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Eagles win over Packers doesn’t fix any of their early season concerns

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After an uneven start to the season, the Eagles and their stuttering offence came up against one of the dominant defensive units in Green Bay Thursday night.

Defensive coordinator Mike Pettine’s D led the league in takeaways, buoyed by a young secondary which the Packers have invested a host of early draft picks in.

However, Eagles head coach Doug Pederson didn’t give Kevin King, Jaire Alexander and co the opportunity to get their hands on the ball. Philly dialled up a run-based game plan, gashing the Packers frequently on inside runs.

Run game sparks offence

The Eagles had 33 rushing attempts in comparison to 27 passes, with the majority of those runs going to Jordan Howard and Miles Sanders.

Both running backs looked much more dynamic than they have so far this season, with Sanders averaging 6.5 yds per carry. Saquon Barkley’s former backup was much more incisive with his running than we saw in games such as against Atlanta, frequently gaining positive yardage rather than being stacked up at the line of scrimmage as he was by the Falcons front.


In addition, it was Sanders’ long kickoff return at the start of the second quarter that helped give the Eagles excellent starting field position. That culminated in an Alshon Jeffrey touchdown and was followed by Eagles scores on their enduring two possessions.

Howard even demonstrated his ability to catch the ball out of the backfield on a 20-yard touchdown when he was able to make it into the end zone virtually untouched. The former Bears back was given much more opportunities in this game than he has in prior weeks and produced his most effective performance in an Eagles jersey.

The reliance on the run game was reminiscent of the offence run by Philly on its Super Bowl run, and was joined by that familiar feature of a heavy dose of Zach Ertz in the passing game.

Still questions on offence

Whilst the run game was the shot in the arm the Eagles offence needed, the passing game still lacks explosiveness. That’s a strange sentence to write given the presence of Carson Wentz under centre.

Wentz was most successful when targeting the aforementioned Ertz or utilising the middle of the field. Pass attempts outside the numbers though were plagued by either drops by his wideouts or inaccurate ball placement which prevented Alshon Jeffrey and others from getting their hands on the ball.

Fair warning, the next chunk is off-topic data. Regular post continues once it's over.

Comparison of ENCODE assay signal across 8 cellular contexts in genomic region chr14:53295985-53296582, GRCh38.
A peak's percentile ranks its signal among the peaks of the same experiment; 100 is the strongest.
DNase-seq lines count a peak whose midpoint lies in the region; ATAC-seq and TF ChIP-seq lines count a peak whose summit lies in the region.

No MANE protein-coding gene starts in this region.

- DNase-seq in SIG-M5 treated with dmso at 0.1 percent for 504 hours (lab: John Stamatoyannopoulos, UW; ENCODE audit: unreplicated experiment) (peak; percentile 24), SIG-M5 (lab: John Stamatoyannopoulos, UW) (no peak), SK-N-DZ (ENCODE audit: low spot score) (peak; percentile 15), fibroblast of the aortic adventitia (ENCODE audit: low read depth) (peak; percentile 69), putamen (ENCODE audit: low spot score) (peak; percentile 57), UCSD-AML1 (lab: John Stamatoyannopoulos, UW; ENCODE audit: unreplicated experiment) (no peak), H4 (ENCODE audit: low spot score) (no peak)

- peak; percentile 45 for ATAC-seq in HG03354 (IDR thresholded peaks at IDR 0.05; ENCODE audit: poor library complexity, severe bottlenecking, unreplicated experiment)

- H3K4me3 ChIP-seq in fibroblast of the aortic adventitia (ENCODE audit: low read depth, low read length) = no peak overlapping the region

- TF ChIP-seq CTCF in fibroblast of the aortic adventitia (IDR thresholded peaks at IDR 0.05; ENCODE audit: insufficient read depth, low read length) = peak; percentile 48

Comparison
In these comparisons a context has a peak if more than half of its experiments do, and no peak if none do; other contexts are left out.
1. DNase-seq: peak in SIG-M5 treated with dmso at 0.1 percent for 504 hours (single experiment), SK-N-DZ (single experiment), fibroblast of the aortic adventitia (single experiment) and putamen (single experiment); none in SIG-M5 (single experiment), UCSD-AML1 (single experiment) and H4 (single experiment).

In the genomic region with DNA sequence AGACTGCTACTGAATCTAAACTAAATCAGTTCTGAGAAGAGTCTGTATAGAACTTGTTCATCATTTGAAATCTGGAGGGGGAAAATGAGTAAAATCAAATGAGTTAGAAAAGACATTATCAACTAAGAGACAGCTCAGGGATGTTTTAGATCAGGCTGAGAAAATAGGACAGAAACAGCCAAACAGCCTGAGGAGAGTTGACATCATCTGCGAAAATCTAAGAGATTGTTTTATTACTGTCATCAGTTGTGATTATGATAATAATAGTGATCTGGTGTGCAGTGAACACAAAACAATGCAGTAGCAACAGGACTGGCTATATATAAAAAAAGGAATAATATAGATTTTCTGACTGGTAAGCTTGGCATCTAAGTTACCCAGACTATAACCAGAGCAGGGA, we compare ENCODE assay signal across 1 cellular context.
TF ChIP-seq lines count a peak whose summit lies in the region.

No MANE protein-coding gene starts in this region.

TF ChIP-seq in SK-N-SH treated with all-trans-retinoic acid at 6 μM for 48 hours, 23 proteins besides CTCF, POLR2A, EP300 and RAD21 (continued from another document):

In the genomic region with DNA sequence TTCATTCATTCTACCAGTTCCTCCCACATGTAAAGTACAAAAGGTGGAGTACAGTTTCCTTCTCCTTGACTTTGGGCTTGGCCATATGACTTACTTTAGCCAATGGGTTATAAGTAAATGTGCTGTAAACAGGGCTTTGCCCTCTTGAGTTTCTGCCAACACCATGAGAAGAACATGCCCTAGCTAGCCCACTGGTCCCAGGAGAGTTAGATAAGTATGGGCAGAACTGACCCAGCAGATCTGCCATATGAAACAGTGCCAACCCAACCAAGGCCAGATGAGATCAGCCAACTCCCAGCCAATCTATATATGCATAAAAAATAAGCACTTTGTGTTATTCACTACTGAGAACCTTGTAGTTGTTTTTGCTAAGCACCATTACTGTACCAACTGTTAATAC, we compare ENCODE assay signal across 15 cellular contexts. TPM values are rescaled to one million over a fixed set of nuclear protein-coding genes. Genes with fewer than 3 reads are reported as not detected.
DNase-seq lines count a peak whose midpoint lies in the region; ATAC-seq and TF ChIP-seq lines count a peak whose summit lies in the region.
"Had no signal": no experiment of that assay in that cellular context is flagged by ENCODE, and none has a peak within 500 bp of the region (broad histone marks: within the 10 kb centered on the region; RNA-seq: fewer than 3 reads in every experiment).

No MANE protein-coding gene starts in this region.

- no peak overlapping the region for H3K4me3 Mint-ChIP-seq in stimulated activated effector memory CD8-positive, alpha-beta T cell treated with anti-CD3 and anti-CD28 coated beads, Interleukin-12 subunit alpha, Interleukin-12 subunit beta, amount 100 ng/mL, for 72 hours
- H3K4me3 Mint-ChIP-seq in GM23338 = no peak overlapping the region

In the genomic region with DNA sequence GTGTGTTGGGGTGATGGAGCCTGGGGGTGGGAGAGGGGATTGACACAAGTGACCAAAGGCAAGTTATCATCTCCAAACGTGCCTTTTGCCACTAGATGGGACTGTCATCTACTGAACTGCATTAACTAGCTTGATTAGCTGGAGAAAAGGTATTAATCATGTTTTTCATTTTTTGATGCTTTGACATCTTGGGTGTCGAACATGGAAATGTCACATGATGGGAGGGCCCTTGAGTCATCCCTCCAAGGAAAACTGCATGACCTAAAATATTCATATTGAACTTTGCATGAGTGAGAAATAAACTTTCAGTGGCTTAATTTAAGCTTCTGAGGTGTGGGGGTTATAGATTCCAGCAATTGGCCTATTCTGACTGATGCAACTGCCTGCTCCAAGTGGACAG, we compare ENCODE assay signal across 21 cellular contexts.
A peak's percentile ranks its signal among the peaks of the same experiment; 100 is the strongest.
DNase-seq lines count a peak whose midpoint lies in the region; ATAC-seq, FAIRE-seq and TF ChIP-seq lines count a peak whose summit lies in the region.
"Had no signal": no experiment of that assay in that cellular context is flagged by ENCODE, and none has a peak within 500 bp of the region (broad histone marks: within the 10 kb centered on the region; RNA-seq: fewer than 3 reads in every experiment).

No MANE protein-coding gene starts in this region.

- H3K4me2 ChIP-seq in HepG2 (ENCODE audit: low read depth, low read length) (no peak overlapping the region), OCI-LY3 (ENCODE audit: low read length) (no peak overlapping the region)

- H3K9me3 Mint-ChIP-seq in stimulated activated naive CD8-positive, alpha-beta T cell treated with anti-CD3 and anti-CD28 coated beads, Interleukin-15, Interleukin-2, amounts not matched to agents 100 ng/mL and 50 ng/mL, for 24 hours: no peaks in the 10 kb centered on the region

SB Nation’s James Brady detailed these problems prior to the game, and they continued against the Packers. Given the playmaking ability we’re used to seeing Wentz display under centre, Pederson and his staff must be focused on getting the passing game running smoothly again.

Defence holds up its end

On defence, the D line stymied Green Bay’s run game, holding lead back Aaron Jones to just 21 yards on 13 carries. That helped rob Green Bay of the balance it desires on offence, though of course it out the ball in the hands of All World QB Aaron Rodgers.

Philly flushed Rodgers out of the pocket frequently, though the Green Bay QB demonstrated how dangerous he is improvising or running for first downs.

The exclamation point on the defensive performance was the goal line stand with 9 minutes remaining in the fourth quarter. Packers head coach Matt LaFleur didn’t even attempt to run the ball, with the Eagles preventing any attempt to pass the ball into the end zone.

On the following Packers drive to the end zone, Nigel Bradham picked off Rodgers to seal the game.

Once again though, the Eagles’ weakness on defence is the secondary. Davante Adams was able to put up 180 yards receiving with little bother. It must be noted that Adams is one of the premier pass catchers in the league but frequently he was able to make plays on the ball with little competition. Improving the play from the defensive backs will be necessary moving forward.

All in all this was an impressive, and necessary, win for Philadelphia. But it certainly didn’t put an end to some of the concerns Eagles fans will have had at the start of the season.

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